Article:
The power-lunch season is in full swing as the overflowing Wednesday crowd poured into Michael’s. There were plenty of hard working PR mavens (Peggy Siegal wielding not one — but two — cell phones at once, while she waited for her date to arrive) and famous faces (Barbara Walters and the ageless Willow Bay) among the sea of usual suspects.
I was joined today by Ouidad (Yes, she goes by one name like Madonna and Cher) the renowned hairstylist whose celebrity clients include Minnie Driver, Sean Lennon and Jordin Sparks. The tireless and incredibly exuberant industry icon is considered the “pioneer of the curl” among beauty business insiders since she launched her eponymous business in 1984. Ouidad tells me she’s “all about the curl” — while shaking her own impressive tresses for emphasis – whether she’s cutting and styling clients at her Manhattan or Santa Monica salons, training stylists (600 in all!) across the country on her signature techniques (the “rake and shake”), or formulating her own product line designed to enhance the health and appearance of the manes of her curly-haired customers. ”There is such freedom in letting your hair be!” she told me referring to the fashion set’s obsession with the flat iron (guilty as charged). “This is all about empowerment. I love helping women be free to be who they are. It’s my mission,” she said.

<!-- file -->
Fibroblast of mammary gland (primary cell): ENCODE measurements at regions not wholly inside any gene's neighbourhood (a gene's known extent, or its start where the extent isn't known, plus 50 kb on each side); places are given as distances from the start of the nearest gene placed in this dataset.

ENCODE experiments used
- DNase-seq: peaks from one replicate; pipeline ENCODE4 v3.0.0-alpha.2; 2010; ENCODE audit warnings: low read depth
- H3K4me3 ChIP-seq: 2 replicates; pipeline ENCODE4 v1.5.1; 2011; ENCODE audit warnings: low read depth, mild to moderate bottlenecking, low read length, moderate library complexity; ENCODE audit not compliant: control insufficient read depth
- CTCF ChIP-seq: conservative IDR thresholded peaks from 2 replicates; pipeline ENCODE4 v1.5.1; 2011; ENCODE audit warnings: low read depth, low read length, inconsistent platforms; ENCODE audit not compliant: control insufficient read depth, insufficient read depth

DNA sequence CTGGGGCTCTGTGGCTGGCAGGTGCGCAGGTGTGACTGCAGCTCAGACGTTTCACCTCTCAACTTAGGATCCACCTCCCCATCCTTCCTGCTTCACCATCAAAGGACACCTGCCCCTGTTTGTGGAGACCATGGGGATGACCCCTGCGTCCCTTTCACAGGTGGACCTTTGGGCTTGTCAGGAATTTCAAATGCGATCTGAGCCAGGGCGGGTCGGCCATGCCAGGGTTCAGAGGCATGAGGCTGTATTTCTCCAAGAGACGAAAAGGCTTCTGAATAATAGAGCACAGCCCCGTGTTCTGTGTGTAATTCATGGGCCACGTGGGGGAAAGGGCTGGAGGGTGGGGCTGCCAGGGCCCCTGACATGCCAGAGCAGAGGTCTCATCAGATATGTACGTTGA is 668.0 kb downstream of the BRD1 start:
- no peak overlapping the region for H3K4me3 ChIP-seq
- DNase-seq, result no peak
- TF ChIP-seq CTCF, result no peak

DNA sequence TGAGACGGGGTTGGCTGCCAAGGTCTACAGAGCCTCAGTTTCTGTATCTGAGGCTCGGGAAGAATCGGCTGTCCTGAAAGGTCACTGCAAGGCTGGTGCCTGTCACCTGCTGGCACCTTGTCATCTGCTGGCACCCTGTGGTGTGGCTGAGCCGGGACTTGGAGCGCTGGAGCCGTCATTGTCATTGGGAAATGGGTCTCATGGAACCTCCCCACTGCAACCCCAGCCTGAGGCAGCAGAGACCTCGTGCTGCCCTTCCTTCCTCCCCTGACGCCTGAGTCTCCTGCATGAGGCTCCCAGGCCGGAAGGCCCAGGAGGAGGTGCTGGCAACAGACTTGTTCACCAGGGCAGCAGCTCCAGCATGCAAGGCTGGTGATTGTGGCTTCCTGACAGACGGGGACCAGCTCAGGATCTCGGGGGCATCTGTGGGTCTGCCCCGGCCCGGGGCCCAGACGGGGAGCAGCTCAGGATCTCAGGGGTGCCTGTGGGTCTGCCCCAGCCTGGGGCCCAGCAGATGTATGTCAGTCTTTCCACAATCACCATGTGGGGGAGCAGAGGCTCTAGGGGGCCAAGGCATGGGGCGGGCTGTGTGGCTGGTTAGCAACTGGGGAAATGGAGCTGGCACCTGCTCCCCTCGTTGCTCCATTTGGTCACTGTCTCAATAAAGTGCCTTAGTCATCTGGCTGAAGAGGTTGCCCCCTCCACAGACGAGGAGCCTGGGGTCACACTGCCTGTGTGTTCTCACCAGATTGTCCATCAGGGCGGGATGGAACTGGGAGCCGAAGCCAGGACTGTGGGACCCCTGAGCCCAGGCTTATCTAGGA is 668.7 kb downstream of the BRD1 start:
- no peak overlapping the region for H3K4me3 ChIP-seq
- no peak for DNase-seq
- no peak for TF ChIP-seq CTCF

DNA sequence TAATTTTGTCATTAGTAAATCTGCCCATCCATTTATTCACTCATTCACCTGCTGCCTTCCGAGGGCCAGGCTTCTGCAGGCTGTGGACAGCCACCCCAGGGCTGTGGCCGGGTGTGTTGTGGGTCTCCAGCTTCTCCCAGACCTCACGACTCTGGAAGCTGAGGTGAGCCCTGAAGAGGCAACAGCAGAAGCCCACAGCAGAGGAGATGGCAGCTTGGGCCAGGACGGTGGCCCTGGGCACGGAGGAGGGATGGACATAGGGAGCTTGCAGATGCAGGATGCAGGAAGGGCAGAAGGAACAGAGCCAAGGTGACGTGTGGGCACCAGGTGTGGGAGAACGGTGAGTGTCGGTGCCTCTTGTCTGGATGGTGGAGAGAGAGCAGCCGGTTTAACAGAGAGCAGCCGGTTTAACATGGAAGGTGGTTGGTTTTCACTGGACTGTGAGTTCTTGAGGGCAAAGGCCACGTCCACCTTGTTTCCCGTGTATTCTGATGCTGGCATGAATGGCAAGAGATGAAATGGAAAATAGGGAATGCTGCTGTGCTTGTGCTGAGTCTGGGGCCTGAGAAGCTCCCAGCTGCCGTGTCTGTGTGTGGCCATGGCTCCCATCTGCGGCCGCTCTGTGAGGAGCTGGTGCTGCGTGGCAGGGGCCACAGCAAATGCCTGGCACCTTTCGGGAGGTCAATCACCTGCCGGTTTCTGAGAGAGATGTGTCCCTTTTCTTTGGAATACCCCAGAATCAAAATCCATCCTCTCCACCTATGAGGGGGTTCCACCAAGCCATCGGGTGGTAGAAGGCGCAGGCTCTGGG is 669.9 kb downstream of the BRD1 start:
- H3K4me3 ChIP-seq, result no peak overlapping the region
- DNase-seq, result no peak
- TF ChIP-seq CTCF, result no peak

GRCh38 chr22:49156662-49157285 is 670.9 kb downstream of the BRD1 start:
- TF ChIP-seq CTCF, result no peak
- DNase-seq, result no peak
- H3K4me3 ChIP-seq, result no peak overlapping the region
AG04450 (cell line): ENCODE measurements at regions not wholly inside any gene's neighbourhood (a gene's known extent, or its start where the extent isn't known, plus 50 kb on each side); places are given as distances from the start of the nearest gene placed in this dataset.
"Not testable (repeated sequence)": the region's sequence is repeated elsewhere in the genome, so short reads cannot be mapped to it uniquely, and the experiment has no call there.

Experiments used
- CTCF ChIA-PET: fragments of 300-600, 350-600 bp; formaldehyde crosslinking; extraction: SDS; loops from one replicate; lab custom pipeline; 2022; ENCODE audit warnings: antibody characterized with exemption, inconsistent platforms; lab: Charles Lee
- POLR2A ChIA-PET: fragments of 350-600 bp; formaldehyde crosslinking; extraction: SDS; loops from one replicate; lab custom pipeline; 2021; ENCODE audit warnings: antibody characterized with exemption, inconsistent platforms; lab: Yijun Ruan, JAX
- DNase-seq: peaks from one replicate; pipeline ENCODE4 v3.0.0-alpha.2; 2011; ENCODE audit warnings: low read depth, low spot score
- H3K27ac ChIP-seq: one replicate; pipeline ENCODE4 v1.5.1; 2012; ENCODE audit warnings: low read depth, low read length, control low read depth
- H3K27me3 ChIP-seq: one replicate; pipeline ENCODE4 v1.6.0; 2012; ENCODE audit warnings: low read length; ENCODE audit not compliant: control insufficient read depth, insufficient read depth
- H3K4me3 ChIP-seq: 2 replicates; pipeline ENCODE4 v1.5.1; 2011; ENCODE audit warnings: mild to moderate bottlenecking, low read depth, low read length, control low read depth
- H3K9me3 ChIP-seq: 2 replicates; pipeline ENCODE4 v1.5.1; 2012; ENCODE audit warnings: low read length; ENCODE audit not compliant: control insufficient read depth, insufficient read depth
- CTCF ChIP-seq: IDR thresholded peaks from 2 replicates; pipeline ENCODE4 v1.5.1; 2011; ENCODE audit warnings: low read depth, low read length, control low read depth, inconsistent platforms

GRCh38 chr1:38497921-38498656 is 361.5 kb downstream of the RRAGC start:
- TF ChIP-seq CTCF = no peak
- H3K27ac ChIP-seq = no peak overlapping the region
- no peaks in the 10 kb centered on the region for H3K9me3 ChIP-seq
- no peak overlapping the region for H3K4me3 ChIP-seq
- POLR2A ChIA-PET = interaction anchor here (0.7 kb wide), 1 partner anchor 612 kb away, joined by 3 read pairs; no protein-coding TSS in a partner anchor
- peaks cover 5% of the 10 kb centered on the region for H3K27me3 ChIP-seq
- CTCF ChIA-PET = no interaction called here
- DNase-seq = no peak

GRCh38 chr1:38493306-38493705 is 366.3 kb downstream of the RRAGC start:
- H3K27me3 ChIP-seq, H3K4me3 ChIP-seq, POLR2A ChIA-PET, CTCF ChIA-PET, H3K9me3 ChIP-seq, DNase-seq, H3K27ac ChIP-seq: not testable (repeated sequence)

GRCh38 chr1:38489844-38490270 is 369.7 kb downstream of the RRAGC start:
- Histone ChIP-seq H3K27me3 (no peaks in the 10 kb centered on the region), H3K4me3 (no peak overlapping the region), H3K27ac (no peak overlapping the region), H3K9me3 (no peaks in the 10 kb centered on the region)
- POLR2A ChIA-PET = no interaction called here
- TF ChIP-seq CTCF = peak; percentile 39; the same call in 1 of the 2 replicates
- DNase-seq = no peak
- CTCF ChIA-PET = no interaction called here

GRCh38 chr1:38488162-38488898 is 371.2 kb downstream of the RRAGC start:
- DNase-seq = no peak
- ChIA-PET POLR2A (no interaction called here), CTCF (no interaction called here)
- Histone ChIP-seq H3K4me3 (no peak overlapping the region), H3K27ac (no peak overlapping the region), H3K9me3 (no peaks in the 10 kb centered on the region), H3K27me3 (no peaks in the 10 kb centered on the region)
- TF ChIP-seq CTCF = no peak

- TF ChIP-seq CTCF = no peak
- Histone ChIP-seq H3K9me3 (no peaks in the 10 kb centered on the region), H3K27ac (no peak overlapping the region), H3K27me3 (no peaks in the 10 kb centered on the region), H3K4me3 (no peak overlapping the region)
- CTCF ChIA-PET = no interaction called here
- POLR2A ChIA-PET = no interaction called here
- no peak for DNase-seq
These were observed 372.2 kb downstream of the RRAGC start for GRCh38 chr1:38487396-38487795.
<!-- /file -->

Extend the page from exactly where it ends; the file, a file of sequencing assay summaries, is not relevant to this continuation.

Ouidad’s other deeply personal mission is her commitment to raise breast cancer awareness and funds. A breast cancer survivor who lost her own mother to the disease, Ouidad told me the experience was life changing both personally and professionally. After her bi-lateral mastectomy in 2002, she had a newfound respect and understanding for women struggling with the disease and felt deeply connected to her clients who came into the salon facing the difficult diagnosis. “Before I’d try to tell my clients, we can try different wigs, do different things,” she recalled. “Now I’d never say that. Being behind the chair listening to them and having had my own experience, I tell them, ‘Yes, this is awful, but it’s not a death sentence. We’re going to get through this together.’”